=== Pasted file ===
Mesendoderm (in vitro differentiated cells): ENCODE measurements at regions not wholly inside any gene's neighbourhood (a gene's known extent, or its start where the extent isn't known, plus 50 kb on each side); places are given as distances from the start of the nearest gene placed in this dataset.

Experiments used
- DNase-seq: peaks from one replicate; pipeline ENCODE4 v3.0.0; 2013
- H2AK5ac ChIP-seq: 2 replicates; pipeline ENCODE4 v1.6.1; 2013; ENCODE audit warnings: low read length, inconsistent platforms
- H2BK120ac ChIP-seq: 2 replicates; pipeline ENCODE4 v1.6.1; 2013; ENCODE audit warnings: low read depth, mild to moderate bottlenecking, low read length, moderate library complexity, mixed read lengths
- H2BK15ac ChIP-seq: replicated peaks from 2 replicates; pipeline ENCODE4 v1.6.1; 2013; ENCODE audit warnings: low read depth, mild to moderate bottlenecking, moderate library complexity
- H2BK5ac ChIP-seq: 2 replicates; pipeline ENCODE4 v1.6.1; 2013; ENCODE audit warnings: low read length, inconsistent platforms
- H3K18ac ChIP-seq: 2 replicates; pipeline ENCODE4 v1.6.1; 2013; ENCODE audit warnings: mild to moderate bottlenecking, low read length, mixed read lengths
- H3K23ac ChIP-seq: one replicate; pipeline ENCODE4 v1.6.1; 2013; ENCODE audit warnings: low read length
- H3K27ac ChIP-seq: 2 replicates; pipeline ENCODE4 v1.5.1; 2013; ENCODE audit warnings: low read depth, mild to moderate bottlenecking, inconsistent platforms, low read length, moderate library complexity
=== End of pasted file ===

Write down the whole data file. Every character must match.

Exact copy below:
Mesendoderm (in vitro differentiated cells): ENCODE measurements at regions not wholly inside any gene's neighbourhood (a gene's known extent, or its start where the extent isn't known, plus 50 kb on each side); places are given as distances from the start of the nearest gene placed in this dataset.

Experiments used
- DNase-seq: peaks from one replicate; pipeline ENCODE4 v3.0.0; 2013
- H2AK5ac ChIP-seq: 2 replicates; pipeline ENCODE4 v1.6.1; 2013; ENCODE audit warnings: low read length, inconsistent platforms
- H2BK120ac ChIP-seq: 2 replicates; pipeline ENCODE4 v1.6.1; 2013; ENCODE audit warnings: low read depth, mild to moderate bottlenecking, low read length, moderate library complexity, mixed read lengths
- H2BK15ac ChIP-seq: replicated peaks from 2 replicates; pipeline ENCODE4 v1.6.1; 2013; ENCODE audit warnings: low read depth, mild to moderate bottlenecking, moderate library complexity
- H2BK5ac ChIP-seq: 2 replicates; pipeline ENCODE4 v1.6.1; 2013; ENCODE audit warnings: low read length, inconsistent platforms
- H3K18ac ChIP-seq: 2 replicates; pipeline ENCODE4 v1.6.1; 2013; ENCODE audit warnings: mild to moderate bottlenecking, low read length, mixed read lengths
- H3K23ac ChIP-seq: one replicate; pipeline ENCODE4 v1.6.1; 2013; ENCODE audit warnings: low read length
- H3K27ac ChIP-seq: 2 replicates; pipeline ENCODE4 v1.5.1; 2013; ENCODE audit warnings: low read depth, mild to moderate bottlenecking, inconsistent platforms, low read length, moderate library complexity